Councils continue to face resource constraints and sustainability issues, particularly smaller councils. State-wide council community satisfaction surveys report recreational facilities as a high priority for communities. Efficient and effective delivery of recreational facilities and activities requires councils to balance service delivery with increasing community expectations around quality, standards of governance, reduced costs, enhanced efficiencies and value for money.

The objective of this audit is to assess the effectiveness of local government service delivery with a focus on recreational activities and facilities. The audit will examine identification of needs, establishment of service levels and standards, and whether specific recreational services are delivered efficiently and economically to achieve intended community outcomes.

The audit is expected to be tabled in March 2016.

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Digital Dashboard: Status Review of ICT Projects and Initiatives Phase 2

In April 2015, VAGO tabled phase 1 of this audit report which highlighted Victorian public sector agencies' and entities' ICT expenditure as well as time, cost, and governance information for their ICT projects.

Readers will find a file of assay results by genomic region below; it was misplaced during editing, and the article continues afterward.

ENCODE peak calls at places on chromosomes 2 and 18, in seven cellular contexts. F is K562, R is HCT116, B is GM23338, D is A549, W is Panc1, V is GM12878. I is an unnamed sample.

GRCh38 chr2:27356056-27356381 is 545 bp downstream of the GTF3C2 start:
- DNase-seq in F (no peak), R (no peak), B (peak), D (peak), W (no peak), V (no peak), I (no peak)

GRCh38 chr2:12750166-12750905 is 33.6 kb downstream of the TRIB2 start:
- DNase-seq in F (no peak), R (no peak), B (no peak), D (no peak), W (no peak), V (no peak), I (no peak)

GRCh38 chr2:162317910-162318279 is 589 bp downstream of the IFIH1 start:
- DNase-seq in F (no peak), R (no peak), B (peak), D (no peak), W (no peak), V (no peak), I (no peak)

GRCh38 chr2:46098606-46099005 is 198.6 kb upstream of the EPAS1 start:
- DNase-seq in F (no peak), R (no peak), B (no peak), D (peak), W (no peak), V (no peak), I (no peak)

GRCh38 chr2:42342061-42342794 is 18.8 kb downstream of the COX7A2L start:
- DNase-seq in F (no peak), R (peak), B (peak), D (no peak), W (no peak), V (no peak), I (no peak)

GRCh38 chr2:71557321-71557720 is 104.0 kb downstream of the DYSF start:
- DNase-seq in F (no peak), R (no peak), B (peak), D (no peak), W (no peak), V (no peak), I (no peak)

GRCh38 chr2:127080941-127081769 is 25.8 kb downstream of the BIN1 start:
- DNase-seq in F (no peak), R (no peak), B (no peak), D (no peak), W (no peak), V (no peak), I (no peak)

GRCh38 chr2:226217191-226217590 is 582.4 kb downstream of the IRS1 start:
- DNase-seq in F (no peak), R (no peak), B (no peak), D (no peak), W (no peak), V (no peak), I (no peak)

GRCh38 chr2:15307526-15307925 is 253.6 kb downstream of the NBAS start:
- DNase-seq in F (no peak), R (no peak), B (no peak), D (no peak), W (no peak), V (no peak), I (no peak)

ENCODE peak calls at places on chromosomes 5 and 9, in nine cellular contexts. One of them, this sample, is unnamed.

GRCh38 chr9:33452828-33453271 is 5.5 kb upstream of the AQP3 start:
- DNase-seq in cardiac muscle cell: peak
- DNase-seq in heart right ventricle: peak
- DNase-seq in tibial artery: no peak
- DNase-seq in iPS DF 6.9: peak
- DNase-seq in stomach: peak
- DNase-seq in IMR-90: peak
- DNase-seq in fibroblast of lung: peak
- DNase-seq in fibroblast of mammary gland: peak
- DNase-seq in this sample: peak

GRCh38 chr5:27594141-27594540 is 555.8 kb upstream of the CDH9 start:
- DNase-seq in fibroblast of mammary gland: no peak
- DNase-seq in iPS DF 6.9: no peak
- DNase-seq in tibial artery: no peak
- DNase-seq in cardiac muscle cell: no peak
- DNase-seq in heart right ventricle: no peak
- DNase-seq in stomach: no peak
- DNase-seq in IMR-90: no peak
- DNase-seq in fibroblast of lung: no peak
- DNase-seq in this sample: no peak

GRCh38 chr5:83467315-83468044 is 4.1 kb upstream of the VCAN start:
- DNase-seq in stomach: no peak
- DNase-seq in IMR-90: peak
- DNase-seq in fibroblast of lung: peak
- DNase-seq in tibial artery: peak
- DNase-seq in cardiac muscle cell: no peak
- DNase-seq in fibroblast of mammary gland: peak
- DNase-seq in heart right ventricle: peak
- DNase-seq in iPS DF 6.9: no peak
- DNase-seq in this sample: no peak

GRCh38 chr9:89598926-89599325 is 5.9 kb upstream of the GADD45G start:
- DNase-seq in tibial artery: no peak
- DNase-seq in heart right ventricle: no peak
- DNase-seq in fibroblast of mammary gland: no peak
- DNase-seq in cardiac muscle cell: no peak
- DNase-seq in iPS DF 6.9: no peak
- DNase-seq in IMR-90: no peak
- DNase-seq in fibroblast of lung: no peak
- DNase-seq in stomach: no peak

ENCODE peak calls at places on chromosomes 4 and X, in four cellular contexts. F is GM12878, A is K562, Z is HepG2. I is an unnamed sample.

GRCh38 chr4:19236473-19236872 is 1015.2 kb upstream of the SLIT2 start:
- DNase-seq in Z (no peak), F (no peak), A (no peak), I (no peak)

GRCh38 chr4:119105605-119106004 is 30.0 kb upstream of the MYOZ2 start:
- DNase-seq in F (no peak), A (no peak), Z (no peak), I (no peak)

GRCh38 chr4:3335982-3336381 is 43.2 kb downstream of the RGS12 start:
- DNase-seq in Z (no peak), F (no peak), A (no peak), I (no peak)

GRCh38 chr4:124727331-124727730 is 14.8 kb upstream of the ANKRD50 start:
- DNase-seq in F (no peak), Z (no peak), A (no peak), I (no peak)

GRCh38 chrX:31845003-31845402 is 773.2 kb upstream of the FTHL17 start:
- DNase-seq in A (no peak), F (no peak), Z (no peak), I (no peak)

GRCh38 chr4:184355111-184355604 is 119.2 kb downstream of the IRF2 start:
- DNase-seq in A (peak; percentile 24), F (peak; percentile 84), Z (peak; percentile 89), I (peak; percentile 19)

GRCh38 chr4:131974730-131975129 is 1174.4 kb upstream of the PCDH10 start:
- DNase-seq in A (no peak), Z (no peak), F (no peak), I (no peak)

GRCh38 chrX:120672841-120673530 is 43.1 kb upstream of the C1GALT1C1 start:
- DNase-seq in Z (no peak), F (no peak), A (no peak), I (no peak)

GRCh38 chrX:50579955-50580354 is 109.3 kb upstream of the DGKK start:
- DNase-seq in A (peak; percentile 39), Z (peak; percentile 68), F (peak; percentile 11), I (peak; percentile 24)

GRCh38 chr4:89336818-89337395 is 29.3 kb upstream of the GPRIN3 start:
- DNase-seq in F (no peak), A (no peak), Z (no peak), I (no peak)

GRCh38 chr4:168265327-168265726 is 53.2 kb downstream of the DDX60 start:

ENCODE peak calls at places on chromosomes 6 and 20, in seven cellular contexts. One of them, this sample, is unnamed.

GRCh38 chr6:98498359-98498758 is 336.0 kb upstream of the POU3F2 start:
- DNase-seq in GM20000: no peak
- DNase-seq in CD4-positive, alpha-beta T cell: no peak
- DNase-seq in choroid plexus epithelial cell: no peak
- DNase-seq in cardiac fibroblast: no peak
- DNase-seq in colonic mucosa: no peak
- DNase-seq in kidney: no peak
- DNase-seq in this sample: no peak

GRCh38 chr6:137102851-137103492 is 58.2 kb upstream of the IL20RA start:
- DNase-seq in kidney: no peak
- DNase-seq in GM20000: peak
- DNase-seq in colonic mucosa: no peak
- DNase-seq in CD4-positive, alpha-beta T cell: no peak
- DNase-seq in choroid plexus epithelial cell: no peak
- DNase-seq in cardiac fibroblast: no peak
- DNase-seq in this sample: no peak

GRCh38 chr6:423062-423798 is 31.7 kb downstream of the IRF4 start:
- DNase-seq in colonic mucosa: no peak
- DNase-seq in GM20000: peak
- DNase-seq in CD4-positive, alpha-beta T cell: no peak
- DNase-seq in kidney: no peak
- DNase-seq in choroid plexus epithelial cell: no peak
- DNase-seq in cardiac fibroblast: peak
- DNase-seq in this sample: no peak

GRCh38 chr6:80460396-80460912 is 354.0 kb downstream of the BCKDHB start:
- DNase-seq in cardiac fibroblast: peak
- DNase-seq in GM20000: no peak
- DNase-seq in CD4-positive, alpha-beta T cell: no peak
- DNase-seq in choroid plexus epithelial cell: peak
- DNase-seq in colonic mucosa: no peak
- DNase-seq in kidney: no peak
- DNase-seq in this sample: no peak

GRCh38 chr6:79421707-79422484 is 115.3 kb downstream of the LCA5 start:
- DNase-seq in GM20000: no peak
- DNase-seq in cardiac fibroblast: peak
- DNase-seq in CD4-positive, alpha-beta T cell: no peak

This phase 2 audit aims to determine whether Victorian public sector agencies and entities are appropriately planning, managing and implementing selected ICT projects in terms of time, cost, benefits realisation and governance.

The audit is expected to be tabled in March 2016.

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Reducing the Burden of Red Tape

Red tape can be broadly defined as an unnecessary bureaucracy that imposes costs on businesses. It is considered to be a constraint on economic activity, and successive Victorian governments have implemented initiatives to reduce it to improve conditions for Victorian businesses. Effective red tape reduction must strike a challenging balance between reducing the burden imposed on business while not detracting from the achievement of regulatory outcomes.

This audit will examine whether red tape reduction initiatives have been effective in reducing the costs imposed on business while achieving regulatory objectives.

The report is expected to be tabled in April 2016.

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Managing and Reporting on the Performance and Cost of Capital Projects

The scale and complexity of capital projects in the state budget mean that successful delivery represents a major challenge for public sector agencies. Project scope and cost blowouts can significantly impact the state’s finances and preclude investment in other worthy projects. Failure to deliver these projects effectively and/or to realise their intended benefits may significantly affect the state’s liveability and prosperity.

The objective of the audit is to provide a status review of current capital projects across the public sector by examining how effectively agencies manage the time, cost, scope, development and delivery of major capital projects

The report is expected to be tabled in April 2016.